I wouldn’t necessarily say it’s art imitating life, I think that hip hop has always been the voice of the inner-city, the struggle of the people, and it started off like that, and it still is. I think if you go back there were always MCs bragging on how much better of an MC they were over the other person, or what kind of good outfit or shoes they were wearing. Even Run DMC, Run said “I drive a Caddie / you be fixing a Ford” – you know? So I think hip hop has always had an element of that bragging. And that’s what has made hip hop so incredible; because you come from struggle, such an uphill battle and you can achieve so much by tapping into your pain and trying to express your pain to others, not especially to make change, but some people do it just for the sake of expression. I think there are always going to be elements of, people being frivolous with it. At times people don’t take it seriously. But there is always going to be a group of people who understand the origin, the roots of hip hop and who will make sure they maintain that integrity.
I read in another interview with you when you said you're often stereotyped as a hip hop and neo-soul producer, you said "I’m so much more than that”. Is it difficult to be categorised by writers and corporates?
When I’m in my own head, or with other musicians and we’re just sharing ideas and there’s this energy or writing and being creative, those stereotypes are the furthest thing from my mind. However, I am a person who, I think by nature and how my mother raised me, always goes outside of the box. It’s not challenging, it doesn’t bother me, it’s just, the only way that it’s going to change is to do what’s inside of me and to push the barriers. I think that’s one of the things that made A Tribe Called Quest so iconic – it’s that we have an identity that was really different to what was going on when we came out. You know, people in hip hop looked at us – the old school generation looked at us like, “Yo! These cats are weirdos!” [laughs] But we were persistent and we stayed true to ourselves. I’m still like that to this day, I stay true to who I am. I think it’s human nature to want to be embraced and loved by everyone, but it’s not realistic.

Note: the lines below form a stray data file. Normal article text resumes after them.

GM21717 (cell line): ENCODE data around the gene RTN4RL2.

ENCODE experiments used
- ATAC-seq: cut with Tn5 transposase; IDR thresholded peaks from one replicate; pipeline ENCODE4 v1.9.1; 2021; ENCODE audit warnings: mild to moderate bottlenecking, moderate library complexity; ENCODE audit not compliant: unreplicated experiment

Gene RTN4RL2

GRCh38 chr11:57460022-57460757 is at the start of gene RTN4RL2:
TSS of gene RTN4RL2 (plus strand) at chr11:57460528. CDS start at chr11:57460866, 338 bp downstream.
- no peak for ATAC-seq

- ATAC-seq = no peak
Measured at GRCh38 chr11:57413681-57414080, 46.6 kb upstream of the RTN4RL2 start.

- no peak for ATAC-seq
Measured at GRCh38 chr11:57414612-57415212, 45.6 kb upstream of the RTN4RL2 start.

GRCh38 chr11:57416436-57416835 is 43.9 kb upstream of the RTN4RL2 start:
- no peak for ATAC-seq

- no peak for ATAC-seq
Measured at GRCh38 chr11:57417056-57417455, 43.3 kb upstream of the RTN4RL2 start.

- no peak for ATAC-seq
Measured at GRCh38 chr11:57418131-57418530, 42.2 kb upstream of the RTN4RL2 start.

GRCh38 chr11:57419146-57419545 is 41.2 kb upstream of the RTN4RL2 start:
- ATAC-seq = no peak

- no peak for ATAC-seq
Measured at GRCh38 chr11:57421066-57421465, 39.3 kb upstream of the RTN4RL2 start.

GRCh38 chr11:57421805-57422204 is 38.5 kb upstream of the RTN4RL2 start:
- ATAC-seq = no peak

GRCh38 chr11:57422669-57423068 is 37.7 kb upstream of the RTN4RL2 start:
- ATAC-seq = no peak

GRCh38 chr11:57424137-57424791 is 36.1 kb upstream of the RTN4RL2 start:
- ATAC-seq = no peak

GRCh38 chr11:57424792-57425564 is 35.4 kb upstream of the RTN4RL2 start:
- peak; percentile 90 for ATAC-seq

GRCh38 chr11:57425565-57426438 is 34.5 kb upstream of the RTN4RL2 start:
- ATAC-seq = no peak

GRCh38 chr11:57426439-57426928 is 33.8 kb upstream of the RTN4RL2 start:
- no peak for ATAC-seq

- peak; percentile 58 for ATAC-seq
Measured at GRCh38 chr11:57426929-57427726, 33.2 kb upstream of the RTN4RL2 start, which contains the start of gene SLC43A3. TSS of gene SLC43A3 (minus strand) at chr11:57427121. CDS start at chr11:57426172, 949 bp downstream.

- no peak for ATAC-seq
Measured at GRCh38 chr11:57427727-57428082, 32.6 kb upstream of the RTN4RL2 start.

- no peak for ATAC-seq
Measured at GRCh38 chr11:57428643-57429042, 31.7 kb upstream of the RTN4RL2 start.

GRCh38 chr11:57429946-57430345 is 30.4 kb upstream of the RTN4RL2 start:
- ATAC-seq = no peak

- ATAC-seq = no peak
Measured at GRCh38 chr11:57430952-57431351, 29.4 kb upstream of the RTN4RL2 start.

I like that. You've collaborated with Dilla, Snoop, Dawn Robinson, the Jungle Brothers...if you could create your own super-group, who would you include?
Dilla is so missed. I’ve been in two super-groups that didn’t go the distance, I dread the idea of another break up. Will you settle for a super-soloist?
Absolutely. Do you have a Tribe song that’s a favourite, or that you love to perform?
'Steve Biko' is one of my favorite songs to perform. Those horns at the top says it all. Australia, you with?
A Tribe Called Quest - 'Bonita Applebum'
Definitely. ‘Bonita Applebum’ was rumoured to be about a girl at your high school, right? Does she know that she’s the subject of one of hip hop’s most loved songs?
Have you seen all the girls that have named themselves Bonita Applebum on Twitter and MySpace? I am sure she is one in the lot. Will the real Bonita please stand up? When she does ask her when can we get put on.
A TRIBE CALLED QUEST - AUSTRALIAN TOUR 2010
Wednesday 11th August at Hordern Pavilion, Sydney.
Thursday 12th August at Festival Hall, Melbourne